National

Religious leaders discuss peace in Kyoto

by Gary Tegler

KYOTO — More than 2,000 religious leaders from 500 organizations representing over 100 nations gathered Saturday in Kyoto to discuss themes ranging from transformation of violence to advancing shared security in the face of a world threatened by sectarian conflict.

Religions represented at the 8th World Assembly of Religions for Peace, an organization based in New York, include Islam, Judaism, Shinto, Buddhism, Christianity and regional faiths.

Among the themes of the four-day conference are “Confronting Violence and Advancing Shared Security.”

After opening presentations that included children from Palestine, Israel, African nations and Asia taking the stage, a multicultural prayer for peace and a message from Pope Benedict XVI, the assemblage was addressed by several dignitaries, including the supreme abbot of the Tendai sect of Buddhism in Japan, the Venerable Eshin Watanabe, Prime Minister Junichiro Koizumi and former Iranian President Muhammad Khatami.

Watanabe spoke of the tragedies of Hiroshima and Nagasaki and the genocide perpetrated in places such as Auschwitz during World War II.

“Before preaching the justice in God or the wisdom of Buddha, we, the religious people, must deeply reflect within ourselves and contemplate if we are worthy of the word ‘peace,’ ” Watanabe said.

Koizumi said that though Japan’s influence on the Middle East peace process is limited, he has proposed a “corridor for peace” that would raise the living standards of people in the region.

He noted that the initiative has already received the endorsement of Israeli Prime Minister Ehud Olmert, Palestinian Authority President Mahmoud Abbas and King Abdullah of Jordan.

Prince El Hassan bin Talal of Jordan, the conference’s moderator and longtime spokesperson, began his speech by apologizing as a Muslim to all Buddhists for the destruction of Buddhist figures in Bamiyan, Afghanistan, by members of the Taliban government in 2001.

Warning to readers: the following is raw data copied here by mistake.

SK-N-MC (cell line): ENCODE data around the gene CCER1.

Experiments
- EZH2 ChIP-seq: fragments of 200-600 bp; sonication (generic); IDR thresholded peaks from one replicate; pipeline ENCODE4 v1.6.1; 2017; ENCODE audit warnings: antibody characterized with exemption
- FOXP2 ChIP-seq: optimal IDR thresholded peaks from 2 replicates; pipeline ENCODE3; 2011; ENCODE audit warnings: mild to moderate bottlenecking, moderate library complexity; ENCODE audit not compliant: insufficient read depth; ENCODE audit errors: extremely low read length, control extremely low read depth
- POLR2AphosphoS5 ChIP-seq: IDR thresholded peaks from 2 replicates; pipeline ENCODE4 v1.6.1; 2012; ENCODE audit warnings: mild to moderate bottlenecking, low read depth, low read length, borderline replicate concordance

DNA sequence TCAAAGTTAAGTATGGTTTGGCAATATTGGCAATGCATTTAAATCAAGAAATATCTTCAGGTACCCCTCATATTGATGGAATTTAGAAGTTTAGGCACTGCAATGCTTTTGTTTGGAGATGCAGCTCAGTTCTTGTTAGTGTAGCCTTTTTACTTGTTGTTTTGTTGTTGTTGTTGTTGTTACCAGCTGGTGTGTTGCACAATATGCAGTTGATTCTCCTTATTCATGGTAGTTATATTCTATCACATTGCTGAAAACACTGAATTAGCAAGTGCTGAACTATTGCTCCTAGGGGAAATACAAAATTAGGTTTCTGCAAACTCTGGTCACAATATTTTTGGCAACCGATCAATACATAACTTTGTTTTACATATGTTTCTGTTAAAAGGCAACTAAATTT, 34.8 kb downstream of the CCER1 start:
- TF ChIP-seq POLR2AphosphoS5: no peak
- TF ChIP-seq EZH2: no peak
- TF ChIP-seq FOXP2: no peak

He went on to chastise those who would deny the faith of many who have no voice in the current religious debates.

“What is the most important role for so-called religious communities?” asked Hassan. “I say so-called religious communities because unlike the Vatican and the Holy See, I do not see an ecumenical shared responsibility of moral authority between Jews, Muslims and Christians in Jerusalem, yet.

“I do not see 365 days of consultation in Mecca, yet, on issues ranging from stem cell research to controlling, guiding and containing the voices that have privatized Islam and have de-regulated Islam. Religion is a belief, virtuous action. It is knowledge. It is not a profession.”

Dr. William Vendley, the secretary general of the conference, spoke on a similar theme. He called on religious leaders to respect their differences and to find common ground based on morality at national and global levels.

“Our religions, all of them, are always vulnerable to being hijacked,” Vendley said. “I am not speaking of any one religion at any one time, but of all religions across time. Today our religions are being hijacked by religious extremists, hijacked by unscrupulous politicians, hijacked by the sensationalist media.”

In the plenary sessions, speakers from several denominations gave examples of how their activities had helped lessen or resolve seemingly insurmountable conflicts in their home countries through interfaith coordination.

Archbishop John Baptist Odama poignantly recounted his success in bringing rebels to the negotiating table in the embattled northeast of his native Uganda.

“This conflict has displaced 1.8 million people,” Odama said. “After working with Christian and Muslim leaders and endangering our lives by going into the jungle to meet with (the rebels), we finally heard them say that they were willing to commit to peace.”

In an impassioned plea, Mustapha Ceric, an Islamic mufti from Sarajevo in Bosnia and Herzegovina, urged understanding between members of the Jewish and Islamic faiths to stop the bloodshed in the Holy Land and to regain trust between Muslims and the rest of the world.

“The biggest question of our time is the question of trust,” he said. “We, at the moment, don’t trust each other. Trust is based on truth and justice. Muslims today don’t trust the world as far as these issues are concerned. As a consequence, Muslims are not trusted. I will work as much as I can to return the trust of Muslims to the world.”